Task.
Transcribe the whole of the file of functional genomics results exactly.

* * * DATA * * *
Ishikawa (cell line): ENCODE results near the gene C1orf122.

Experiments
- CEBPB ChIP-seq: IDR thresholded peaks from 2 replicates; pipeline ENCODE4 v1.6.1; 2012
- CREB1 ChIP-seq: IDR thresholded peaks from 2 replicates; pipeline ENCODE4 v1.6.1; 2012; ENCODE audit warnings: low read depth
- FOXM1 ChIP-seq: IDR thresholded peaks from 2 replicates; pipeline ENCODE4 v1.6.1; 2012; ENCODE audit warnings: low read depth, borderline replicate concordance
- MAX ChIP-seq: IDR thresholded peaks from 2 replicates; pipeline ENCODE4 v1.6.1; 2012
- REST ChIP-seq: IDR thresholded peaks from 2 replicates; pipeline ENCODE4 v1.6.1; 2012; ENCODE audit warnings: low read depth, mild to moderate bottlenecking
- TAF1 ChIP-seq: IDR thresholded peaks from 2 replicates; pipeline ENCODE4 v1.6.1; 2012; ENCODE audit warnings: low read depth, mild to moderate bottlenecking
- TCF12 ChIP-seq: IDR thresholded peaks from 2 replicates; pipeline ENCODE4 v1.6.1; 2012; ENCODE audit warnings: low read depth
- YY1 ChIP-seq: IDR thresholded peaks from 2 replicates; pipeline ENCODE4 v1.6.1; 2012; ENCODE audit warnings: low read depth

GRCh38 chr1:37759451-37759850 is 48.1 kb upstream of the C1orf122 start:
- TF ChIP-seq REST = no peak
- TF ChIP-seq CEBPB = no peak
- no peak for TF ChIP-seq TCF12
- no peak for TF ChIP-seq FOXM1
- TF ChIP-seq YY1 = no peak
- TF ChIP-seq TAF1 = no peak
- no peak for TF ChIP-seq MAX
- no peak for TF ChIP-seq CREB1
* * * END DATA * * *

Ishikawa (cell line): ENCODE results near the gene C1orf122.

Experiments
- CEBPB ChIP-seq: IDR thresholded peaks from 2 replicates; pipeline ENCODE4 v1.6.1; 2012
- CREB1 ChIP-seq: IDR thresholded peaks from 2 replicates; pipeline ENCODE4 v1.6.1; 2012; ENCODE audit warnings: low read depth
- FOXM1 ChIP-seq: IDR thresholded peaks from 2 replicates; pipeline ENCODE4 v1.6.1; 2012; ENCODE audit warnings: low read depth, borderline replicate concordance
- MAX ChIP-seq: IDR thresholded peaks from 2 replicates; pipeline ENCODE4 v1.6.1; 2012
- REST ChIP-seq: IDR thresholded peaks from 2 replicates; pipeline ENCODE4 v1.6.1; 2012; ENCODE audit warnings: low read depth, mild to moderate bottlenecking
- TAF1 ChIP-seq: IDR thresholded peaks from 2 replicates; pipeline ENCODE4 v1.6.1; 2012; ENCODE audit warnings: low read depth, mild to moderate bottlenecking
- TCF12 ChIP-seq: IDR thresholded peaks from 2 replicates; pipeline ENCODE4 v1.6.1; 2012; ENCODE audit warnings: low read depth
- YY1 ChIP-seq: IDR thresholded peaks from 2 replicates; pipeline ENCODE4 v1.6.1; 2012; ENCODE audit warnings: low read depth

GRCh38 chr1:37759451-37759850 is 48.1 kb upstream of the C1orf122 start:
- TF ChIP-seq REST = no peak
- TF ChIP-seq CEBPB = no peak
- no peak for TF ChIP-seq TCF12
- no peak for TF ChIP-seq FOXM1
- TF ChIP-seq YY1 = no peak
- TF ChIP-seq TAF1 = no peak
- no peak for TF ChIP-seq MAX
- no peak for TF ChIP-seq CREB1